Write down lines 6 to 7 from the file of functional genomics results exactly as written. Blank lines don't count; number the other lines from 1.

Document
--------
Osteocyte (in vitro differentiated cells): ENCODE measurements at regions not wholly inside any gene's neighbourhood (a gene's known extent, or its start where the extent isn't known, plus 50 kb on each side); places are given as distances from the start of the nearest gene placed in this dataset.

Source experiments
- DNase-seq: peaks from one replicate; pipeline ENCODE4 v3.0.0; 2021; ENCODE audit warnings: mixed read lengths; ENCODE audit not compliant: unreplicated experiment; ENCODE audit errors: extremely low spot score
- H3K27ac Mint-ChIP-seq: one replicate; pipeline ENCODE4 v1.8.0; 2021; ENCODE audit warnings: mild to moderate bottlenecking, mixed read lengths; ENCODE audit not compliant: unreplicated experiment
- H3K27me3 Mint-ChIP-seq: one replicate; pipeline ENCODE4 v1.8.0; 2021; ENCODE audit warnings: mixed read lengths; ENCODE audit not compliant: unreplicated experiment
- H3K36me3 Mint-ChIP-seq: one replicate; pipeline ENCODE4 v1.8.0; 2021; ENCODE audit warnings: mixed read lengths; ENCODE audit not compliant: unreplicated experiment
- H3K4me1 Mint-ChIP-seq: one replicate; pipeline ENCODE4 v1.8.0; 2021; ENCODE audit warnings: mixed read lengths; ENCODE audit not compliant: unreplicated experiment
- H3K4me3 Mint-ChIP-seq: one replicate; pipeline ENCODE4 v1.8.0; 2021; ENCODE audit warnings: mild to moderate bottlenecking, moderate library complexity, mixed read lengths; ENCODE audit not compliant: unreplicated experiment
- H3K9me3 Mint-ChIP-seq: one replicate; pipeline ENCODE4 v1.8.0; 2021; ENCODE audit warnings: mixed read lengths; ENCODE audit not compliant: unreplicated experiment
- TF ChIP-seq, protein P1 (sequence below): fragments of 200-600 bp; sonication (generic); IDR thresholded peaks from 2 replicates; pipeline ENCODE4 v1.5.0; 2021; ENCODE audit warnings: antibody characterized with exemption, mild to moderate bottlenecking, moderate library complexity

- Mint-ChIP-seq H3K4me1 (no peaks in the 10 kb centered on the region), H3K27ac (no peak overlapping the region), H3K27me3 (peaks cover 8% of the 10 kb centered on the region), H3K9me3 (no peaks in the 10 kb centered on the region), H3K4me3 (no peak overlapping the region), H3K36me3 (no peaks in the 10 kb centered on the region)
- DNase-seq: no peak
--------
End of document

- H3K36me3 Mint-ChIP-seq: one replicate; pipeline ENCODE4 v1.8.0; 2021; ENCODE audit warnings: mixed read lengths; ENCODE audit not compliant: unreplicated experiment
- H3K4me1 Mint-ChIP-seq: one replicate; pipeline ENCODE4 v1.8.0; 2021; ENCODE audit warnings: mixed read lengths; ENCODE audit not compliant: unreplicated experiment